Back in September, I had the girls over for tea. We ditched the boys for the afternoon and just chilled and enjoyed one another’s company before a little being squeezed his way out into the world. Yes, David, I am talking about you. Yes, I realise that you cannot read now. Your point being?
Anyway, I was super productive that day. I whipped up a giant batch of chocolate chip cookies and a cake with lemon frosting. Am I Mrs Baker or what?
I know that those days of girly catch-ups and sitting in front of the telly doing absolutely nothing are over so that afternoon was extra precious to me. Of course, we did let the boys into the club after a while. They popped over to finish up what we couldn’t devour and then we promptly dragged our full and sagging bellies for a round (or two) of fried Hokkien mee, frog leg porridge and fried carrot cake.
This was the batch of famous sandwiches that Popartgirl made, which landed us the gig of providing food at David’s recent one-month baby shower.
Squirt made cinnamon rolls.
I finally had the chance to use the tea set that I had bought from the thrift shop. Invited a couple of friends over (or rather, they invited themselves!) and I baked two cakes to feed them.
The recipes were from Afternoon Tea by frankie magazine – which is one of the most gorgeous and beautifully styled cookbooks I have ever seen. When I was having tea with Dotz at k.ki, I had asked the owners of the little drom store to give me a call if ever they bring in the cook book. Imagine my surprise when they rang me up a month later to say that they had a couple of copies, would I like one? Zipped down to the store a week later and realised that they had reserved a copy for me. OVER THE MOON I WENT!
The plate says it all
The first cake my elves and I made was the Macadamia Beer Cake. It was an instant choice, my eyes wouldn’t budge from the word “beer”. We had a little mishap with this one – the recipe had called for one cup of beer (I used Chang beer) but Elf #2 had merrily emptied the entire can into the mixer by the time we remembered to read the recipe. I added more flour to even out the consistency and it turned out alright. Unfortunately, I had used a wider cake tin than was necessary so the cake came out of the tin a little stunted in the height area. Oh well, food is food, we devoured that cake pretty quick, accompanied by a pot of earl gray tea.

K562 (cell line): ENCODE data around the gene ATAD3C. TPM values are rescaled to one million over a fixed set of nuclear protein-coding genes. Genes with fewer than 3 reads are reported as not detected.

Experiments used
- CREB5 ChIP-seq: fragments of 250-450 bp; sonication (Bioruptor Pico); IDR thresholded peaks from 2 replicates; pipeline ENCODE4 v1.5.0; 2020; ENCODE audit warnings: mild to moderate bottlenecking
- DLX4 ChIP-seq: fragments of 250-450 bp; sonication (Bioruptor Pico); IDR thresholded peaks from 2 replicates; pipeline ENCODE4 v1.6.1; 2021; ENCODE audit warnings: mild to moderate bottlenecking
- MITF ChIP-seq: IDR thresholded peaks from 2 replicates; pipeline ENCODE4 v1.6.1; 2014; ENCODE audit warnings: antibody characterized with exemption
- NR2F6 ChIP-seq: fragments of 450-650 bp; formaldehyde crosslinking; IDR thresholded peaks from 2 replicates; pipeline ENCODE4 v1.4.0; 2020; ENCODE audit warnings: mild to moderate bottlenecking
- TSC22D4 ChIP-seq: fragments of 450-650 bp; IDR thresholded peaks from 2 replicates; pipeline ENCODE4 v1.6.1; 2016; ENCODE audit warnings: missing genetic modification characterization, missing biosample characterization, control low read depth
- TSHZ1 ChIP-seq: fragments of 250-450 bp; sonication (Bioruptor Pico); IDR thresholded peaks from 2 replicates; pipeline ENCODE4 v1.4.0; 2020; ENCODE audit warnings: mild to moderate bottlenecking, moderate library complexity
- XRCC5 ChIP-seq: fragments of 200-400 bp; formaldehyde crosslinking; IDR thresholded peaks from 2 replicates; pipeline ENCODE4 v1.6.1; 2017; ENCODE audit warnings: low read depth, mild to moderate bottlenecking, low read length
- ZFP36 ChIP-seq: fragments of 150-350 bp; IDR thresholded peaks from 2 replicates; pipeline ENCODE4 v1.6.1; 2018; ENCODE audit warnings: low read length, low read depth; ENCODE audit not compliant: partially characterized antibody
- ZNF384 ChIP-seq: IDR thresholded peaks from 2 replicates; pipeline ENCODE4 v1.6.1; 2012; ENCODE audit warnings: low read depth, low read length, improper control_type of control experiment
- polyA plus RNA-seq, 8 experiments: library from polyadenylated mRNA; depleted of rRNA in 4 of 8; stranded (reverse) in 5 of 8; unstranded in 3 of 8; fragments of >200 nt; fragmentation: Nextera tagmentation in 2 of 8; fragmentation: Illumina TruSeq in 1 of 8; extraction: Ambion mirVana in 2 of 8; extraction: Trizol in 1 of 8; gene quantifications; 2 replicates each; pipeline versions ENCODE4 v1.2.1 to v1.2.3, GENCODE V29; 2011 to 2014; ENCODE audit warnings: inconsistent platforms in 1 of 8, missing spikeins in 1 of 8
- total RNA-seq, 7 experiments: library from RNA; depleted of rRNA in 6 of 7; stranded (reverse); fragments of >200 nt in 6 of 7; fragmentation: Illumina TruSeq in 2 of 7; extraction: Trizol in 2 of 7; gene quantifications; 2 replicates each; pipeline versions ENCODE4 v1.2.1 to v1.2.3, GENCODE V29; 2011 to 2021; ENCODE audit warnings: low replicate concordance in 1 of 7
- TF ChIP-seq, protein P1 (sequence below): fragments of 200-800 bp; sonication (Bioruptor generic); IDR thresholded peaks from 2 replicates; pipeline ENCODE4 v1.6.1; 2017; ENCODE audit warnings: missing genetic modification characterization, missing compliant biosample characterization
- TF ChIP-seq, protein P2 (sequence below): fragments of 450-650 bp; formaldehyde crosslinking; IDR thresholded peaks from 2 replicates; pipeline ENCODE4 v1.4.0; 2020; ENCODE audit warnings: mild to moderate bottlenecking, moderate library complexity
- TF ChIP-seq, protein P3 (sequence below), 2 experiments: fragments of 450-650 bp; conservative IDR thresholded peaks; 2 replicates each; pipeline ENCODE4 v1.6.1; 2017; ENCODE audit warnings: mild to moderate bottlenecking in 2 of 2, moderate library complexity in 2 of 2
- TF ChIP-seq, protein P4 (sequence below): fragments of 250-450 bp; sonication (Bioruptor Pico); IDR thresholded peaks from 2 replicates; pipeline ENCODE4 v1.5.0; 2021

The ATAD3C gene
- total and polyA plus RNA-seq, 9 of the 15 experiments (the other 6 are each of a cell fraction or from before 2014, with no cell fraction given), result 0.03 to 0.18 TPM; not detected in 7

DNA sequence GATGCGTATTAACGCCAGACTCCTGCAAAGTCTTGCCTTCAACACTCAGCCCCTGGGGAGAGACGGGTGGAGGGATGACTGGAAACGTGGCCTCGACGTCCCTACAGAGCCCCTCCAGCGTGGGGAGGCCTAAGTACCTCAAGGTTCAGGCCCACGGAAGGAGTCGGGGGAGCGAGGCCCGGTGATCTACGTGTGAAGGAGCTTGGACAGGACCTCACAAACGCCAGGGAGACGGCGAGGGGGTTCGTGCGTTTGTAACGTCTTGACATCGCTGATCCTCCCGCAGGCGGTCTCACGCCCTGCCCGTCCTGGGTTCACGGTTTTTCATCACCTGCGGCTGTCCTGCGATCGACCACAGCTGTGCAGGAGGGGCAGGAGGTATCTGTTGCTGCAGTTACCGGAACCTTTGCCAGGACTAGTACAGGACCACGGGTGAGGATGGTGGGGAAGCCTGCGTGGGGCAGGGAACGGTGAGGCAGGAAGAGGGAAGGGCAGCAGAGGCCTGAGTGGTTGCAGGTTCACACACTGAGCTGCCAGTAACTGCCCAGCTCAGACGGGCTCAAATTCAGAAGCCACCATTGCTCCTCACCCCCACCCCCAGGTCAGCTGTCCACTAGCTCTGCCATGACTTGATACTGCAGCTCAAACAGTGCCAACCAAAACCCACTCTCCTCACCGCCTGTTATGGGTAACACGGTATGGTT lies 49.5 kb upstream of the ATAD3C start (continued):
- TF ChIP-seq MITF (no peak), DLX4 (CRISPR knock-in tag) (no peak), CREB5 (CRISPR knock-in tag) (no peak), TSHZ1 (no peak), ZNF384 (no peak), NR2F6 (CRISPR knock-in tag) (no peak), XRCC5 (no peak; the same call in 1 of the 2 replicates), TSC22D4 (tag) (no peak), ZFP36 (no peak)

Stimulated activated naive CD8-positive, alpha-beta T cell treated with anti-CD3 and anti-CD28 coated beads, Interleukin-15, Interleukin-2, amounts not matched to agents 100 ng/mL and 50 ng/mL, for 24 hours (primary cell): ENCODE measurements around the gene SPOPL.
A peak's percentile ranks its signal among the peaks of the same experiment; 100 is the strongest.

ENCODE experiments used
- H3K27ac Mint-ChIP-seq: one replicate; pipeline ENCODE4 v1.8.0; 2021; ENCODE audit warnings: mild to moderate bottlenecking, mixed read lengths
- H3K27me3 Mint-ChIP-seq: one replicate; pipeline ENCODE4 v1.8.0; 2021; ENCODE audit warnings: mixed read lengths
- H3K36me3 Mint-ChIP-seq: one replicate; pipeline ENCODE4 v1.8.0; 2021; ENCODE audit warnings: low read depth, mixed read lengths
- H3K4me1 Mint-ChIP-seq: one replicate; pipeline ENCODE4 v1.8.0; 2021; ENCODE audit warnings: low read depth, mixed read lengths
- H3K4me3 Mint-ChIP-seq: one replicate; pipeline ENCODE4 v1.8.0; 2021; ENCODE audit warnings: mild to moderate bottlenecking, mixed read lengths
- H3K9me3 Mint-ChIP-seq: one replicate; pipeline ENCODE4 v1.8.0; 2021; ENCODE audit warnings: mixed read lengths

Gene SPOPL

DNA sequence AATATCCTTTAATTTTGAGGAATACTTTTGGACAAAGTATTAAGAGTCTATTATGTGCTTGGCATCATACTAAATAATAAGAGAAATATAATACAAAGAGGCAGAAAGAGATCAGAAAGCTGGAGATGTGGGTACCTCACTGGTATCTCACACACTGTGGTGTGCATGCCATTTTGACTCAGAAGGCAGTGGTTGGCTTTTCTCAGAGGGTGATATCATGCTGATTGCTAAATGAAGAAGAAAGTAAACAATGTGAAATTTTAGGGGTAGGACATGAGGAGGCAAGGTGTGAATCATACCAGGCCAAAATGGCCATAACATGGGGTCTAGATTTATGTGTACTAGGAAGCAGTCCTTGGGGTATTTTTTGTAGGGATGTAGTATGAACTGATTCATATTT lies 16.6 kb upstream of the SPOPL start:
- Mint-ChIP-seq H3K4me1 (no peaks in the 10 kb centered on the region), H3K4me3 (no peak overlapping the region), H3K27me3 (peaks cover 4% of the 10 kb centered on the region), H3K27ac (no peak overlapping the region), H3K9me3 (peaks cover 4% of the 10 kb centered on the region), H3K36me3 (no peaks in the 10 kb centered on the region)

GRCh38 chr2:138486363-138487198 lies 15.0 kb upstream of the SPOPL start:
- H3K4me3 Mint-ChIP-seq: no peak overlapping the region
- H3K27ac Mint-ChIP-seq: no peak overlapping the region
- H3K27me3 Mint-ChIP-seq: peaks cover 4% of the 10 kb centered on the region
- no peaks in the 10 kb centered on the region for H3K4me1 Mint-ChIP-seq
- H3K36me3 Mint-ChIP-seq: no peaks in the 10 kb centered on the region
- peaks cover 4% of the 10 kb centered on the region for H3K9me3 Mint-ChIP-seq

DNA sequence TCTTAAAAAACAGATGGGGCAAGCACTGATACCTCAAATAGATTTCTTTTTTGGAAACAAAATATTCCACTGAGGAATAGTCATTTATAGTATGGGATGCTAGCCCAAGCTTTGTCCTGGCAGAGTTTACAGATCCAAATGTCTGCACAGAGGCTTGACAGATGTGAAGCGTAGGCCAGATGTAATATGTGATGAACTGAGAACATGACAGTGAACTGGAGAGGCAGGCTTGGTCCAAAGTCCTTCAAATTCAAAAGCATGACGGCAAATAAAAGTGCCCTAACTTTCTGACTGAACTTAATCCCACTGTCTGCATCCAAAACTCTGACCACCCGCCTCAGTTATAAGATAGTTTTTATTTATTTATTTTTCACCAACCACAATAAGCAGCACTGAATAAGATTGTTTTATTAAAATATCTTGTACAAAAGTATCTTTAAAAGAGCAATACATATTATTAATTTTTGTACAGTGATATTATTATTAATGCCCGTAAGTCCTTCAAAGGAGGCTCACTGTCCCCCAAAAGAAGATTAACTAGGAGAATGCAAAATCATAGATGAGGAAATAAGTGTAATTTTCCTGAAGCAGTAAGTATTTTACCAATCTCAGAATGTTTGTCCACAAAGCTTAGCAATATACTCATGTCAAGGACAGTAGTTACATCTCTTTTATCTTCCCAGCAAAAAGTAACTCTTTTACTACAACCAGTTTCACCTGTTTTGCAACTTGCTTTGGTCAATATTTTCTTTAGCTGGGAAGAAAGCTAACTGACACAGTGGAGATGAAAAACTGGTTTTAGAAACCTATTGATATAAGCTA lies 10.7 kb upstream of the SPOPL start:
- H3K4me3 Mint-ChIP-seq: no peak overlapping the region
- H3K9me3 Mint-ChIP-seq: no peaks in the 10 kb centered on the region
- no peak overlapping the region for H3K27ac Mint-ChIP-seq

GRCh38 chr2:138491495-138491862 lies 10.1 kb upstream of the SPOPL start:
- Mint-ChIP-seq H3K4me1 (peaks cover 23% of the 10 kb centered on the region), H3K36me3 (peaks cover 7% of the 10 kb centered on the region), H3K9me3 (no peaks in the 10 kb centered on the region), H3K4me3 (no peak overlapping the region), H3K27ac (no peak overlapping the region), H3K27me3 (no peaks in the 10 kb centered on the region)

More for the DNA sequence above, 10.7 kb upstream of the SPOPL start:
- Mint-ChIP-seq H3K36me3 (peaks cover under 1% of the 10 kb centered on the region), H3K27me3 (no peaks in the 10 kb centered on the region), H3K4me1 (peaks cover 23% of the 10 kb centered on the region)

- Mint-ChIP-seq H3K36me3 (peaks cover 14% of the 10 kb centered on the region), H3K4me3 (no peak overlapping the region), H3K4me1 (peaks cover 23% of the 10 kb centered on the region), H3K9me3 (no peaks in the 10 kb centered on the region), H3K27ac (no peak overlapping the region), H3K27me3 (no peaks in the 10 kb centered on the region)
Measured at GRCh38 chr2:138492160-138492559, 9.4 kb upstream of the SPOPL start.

Tea with cake
By the time I started work on my second cake, the Lemon Hazelnut Syrup Loaf, both elves had abandoned me and moved off into the cooler living room. Tsk!
The so-called "loaf"
I know, you are thinking, Hmm, this does not look like a loaf. In fact, this does not look like anything good. Frankly, I was thinking the same. Well. I kind of didn’t grease my loaf pan before chucking the batter into it and this was the result: cake that clung on stubbornly to the pan. Bah. I had to scrape everything out.
BUT. It was fabulous! The loaf – or cake, really – was so light and fluffy, it was amazing. And I am not tooting my own horn.
Anyhow, if I ever start my own cafe, I should really call it Ugly Food.
Making bread scares me. The thought of handling yeast somehow scares me to bits. Don’t ask me why. I just feel that way. Maybe it’s because yeast is sort of living. You need to treat it at the right temperature, with the right attitude so that it works for you. Meh. Scared.
But then, I saw this recipe from Honest Fare and I was intrigued. Making bread without yeast? And with beer to boot? Hell, yeah! I’m going to try it.
The idea behind it is that beer is yeast, just in a prettier, bubbly form. The list of ingredients is short and it’s simple to make. It probably took me all of 30 minutes to prepare, and I am not the world’s fastest baker.
Gabrielle recommends mixing the dough using your bare hands but my kitchen lacks a big enough countertop and I was really itching to try out the dough hook of my KitchenAid. As for the beer, I opted for Singha beer because I like Thai beers. Does that make sense? And since I had a jar of dried rosemary leaves sitting in my cupboard unused, thanks to my still alive and kicking rosemary plant, I decided to sprinkle some on top of the dough before dumping it into the oven. Good move too, the smell of rosemary wafting through the air as the bread was baking was heavenly.
Less talk, more pictures.
Dough sitting in the loaf pan
Close up of the bread
The result was fab! Because of the butter at the top of the dough, the bread crust ended up being, err, crusty. Yum. We had it with butter, jam, olive oil and balsamic vinegar, and sprinkled with black pepper and it tasted GOOD.
Have I gotten over my fear of yeast? No. But I sure can make bread.